One of the mysteries of the English language finally explained.
A line of verse consisting of six metrical feet, especially of six dactyls.
- ‘My poetic skills were not up to constructing dactyllic hexameters, and I had already settled on the haiku form.’
- ‘Most celebrated were the Epodes, songs in simple strophes usually made up of a hexameter or iambic trimeter plus one or two shorter cola.’
- ‘Metrically, the ‘Hymn’ justifies Coleridge's claims for the English hexameter.’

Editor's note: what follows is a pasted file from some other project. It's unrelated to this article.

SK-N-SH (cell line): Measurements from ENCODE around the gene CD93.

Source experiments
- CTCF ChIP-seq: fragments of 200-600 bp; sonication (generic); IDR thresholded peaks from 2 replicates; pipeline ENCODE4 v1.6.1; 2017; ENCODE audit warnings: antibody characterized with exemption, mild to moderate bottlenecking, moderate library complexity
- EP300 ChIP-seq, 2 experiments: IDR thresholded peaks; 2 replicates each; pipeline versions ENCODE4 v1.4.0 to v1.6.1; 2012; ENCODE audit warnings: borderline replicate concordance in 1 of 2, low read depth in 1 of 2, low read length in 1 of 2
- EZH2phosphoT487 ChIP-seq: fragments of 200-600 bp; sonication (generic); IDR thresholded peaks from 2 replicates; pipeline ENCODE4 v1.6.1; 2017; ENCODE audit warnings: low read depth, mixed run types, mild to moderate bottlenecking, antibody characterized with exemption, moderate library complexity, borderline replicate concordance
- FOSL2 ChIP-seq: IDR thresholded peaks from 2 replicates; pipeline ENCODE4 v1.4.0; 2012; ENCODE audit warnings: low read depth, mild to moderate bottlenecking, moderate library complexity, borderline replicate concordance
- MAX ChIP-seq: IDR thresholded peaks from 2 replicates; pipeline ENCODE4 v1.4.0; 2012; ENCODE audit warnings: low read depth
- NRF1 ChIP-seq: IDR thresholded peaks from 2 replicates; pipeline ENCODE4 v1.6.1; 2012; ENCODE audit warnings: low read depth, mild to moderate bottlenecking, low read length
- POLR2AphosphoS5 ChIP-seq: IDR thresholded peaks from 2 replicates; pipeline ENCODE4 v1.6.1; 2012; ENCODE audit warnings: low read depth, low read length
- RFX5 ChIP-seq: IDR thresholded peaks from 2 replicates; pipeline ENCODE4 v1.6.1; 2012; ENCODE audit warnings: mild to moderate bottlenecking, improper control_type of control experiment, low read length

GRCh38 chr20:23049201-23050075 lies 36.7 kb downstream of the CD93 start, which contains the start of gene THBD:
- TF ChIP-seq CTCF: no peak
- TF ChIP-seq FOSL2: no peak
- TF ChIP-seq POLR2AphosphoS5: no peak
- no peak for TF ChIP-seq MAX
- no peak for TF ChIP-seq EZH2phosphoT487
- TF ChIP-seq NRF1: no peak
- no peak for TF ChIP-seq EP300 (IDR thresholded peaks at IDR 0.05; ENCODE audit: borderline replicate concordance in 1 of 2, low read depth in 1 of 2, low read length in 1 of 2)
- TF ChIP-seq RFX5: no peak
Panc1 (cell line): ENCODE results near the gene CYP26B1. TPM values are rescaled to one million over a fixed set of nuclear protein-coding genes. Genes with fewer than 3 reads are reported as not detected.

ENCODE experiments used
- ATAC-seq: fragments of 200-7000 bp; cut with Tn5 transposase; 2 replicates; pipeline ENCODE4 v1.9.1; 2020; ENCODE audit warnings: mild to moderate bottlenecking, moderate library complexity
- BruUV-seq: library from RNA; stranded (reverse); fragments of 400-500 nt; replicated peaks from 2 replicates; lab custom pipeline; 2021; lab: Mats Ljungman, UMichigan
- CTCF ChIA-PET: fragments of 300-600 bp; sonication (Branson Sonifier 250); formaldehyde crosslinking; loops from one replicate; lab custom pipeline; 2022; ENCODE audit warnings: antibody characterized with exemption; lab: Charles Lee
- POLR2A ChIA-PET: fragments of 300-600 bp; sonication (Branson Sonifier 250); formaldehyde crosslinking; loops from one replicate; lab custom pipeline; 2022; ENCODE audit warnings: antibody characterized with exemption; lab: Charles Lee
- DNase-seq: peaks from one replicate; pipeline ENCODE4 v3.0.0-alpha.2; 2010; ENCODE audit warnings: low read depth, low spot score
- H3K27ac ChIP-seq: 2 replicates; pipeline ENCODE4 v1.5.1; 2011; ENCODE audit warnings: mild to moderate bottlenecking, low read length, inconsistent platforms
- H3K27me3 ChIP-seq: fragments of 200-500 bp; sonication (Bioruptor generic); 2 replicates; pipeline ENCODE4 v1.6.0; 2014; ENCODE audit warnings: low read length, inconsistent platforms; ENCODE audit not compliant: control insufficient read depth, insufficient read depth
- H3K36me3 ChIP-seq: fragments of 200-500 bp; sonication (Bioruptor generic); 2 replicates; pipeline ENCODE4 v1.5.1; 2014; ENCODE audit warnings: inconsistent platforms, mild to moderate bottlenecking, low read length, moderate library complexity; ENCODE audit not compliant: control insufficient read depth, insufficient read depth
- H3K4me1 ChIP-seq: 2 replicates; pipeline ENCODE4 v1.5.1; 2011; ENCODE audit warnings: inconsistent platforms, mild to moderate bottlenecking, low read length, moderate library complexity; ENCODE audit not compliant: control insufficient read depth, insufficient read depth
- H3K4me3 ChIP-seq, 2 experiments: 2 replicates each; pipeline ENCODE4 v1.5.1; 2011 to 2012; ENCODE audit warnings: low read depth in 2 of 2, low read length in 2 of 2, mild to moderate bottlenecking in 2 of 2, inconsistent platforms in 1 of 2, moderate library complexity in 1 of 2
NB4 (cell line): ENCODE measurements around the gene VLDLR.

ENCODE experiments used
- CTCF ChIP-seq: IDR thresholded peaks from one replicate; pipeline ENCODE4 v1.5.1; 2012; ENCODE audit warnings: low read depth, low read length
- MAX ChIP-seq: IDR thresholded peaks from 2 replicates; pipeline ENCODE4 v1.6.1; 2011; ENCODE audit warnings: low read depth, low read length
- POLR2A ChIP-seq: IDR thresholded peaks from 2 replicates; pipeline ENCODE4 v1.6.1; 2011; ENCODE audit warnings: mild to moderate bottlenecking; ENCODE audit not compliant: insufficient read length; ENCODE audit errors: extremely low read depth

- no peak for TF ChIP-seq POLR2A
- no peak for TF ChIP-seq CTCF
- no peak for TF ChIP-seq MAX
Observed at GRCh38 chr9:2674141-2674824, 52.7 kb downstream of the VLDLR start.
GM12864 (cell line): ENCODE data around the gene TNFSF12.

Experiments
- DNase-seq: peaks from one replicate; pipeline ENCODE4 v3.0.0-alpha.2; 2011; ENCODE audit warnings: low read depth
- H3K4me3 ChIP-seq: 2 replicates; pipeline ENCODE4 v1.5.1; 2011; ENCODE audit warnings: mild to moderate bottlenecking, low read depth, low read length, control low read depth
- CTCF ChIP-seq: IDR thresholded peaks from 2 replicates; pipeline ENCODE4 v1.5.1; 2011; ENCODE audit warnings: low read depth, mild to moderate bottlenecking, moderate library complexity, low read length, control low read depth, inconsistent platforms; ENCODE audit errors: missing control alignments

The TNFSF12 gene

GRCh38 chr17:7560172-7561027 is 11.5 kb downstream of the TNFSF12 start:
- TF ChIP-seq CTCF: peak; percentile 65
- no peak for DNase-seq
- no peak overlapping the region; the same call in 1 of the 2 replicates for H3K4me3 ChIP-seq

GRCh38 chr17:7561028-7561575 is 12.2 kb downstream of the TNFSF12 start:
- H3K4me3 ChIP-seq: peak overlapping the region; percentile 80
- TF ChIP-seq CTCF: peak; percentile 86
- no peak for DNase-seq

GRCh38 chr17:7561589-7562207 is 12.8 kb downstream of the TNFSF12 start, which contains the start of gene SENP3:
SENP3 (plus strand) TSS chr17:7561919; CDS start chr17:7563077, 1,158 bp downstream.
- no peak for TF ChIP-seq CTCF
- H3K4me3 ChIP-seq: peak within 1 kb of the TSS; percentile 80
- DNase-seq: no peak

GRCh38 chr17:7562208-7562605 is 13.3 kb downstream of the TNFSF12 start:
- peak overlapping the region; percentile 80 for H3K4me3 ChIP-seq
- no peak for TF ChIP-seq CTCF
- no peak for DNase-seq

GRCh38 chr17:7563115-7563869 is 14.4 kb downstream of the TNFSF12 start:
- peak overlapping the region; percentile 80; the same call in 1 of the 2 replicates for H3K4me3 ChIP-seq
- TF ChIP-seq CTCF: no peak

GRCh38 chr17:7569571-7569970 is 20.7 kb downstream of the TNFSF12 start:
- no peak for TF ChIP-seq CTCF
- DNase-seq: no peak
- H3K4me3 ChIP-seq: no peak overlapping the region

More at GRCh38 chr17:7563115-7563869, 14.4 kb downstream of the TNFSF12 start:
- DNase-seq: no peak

- ‘For Schlegel, the feet of the hexameter must be of equal length, containing either one long and two short syllables or two long ones.’
- ‘Longfellow wrote in hexameters, in the tradition of the classical masters of he epic, Homer and Vergil.’
Late Middle English: from Latin, from Greek hexametros ‘of six measures’ (from hex ‘six’ + metron ‘measure’).
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